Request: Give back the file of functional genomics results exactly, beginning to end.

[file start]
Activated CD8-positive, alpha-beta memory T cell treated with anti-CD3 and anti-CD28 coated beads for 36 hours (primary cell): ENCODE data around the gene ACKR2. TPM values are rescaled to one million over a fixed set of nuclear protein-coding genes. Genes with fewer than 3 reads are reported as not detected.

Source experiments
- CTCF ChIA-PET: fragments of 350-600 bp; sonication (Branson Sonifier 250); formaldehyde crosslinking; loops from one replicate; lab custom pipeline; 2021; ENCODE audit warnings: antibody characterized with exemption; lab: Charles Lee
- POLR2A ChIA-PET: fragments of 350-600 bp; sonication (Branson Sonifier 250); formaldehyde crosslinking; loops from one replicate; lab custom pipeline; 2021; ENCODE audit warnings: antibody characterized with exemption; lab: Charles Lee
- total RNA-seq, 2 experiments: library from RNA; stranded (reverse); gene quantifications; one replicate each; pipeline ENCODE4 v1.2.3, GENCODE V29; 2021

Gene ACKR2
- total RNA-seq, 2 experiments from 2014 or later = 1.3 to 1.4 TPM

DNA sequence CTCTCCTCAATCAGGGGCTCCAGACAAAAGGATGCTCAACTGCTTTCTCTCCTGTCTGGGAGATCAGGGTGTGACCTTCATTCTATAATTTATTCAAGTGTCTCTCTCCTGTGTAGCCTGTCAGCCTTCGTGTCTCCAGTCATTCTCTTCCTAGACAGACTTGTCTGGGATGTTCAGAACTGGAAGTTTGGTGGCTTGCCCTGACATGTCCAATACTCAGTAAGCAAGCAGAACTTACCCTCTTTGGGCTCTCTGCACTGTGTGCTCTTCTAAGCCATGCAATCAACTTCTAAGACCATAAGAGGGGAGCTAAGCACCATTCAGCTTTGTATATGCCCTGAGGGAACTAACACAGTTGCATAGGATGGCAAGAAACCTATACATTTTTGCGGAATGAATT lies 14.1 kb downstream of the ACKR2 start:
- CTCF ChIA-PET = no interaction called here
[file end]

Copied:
Activated CD8-positive, alpha-beta memory T cell treated with anti-CD3 and anti-CD28 coated beads for 36 hours (primary cell): ENCODE data around the gene ACKR2. TPM values are rescaled to one million over a fixed set of nuclear protein-coding genes. Genes with fewer than 3 reads are reported as not detected.

Source experiments
- CTCF ChIA-PET: fragments of 350-600 bp; sonication (Branson Sonifier 250); formaldehyde crosslinking; loops from one replicate; lab custom pipeline; 2021; ENCODE audit warnings: antibody characterized with exemption; lab: Charles Lee
- POLR2A ChIA-PET: fragments of 350-600 bp; sonication (Branson Sonifier 250); formaldehyde crosslinking; loops from one replicate; lab custom pipeline; 2021; ENCODE audit warnings: antibody characterized with exemption; lab: Charles Lee
- total RNA-seq, 2 experiments: library from RNA; stranded (reverse); gene quantifications; one replicate each; pipeline ENCODE4 v1.2.3, GENCODE V29; 2021

Gene ACKR2
- total RNA-seq, 2 experiments from 2014 or later = 1.3 to 1.4 TPM

DNA sequence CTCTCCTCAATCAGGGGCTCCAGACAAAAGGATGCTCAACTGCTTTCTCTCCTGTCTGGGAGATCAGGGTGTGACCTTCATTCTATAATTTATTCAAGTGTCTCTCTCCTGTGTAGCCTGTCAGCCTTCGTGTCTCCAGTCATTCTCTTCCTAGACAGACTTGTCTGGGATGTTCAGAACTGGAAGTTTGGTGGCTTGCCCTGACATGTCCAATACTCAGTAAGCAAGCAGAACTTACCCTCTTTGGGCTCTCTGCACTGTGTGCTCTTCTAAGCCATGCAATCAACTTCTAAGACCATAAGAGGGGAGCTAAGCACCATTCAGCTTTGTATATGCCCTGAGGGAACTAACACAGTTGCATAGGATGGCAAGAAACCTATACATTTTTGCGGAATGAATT lies 14.1 kb downstream of the ACKR2 start:
- CTCF ChIA-PET = no interaction called here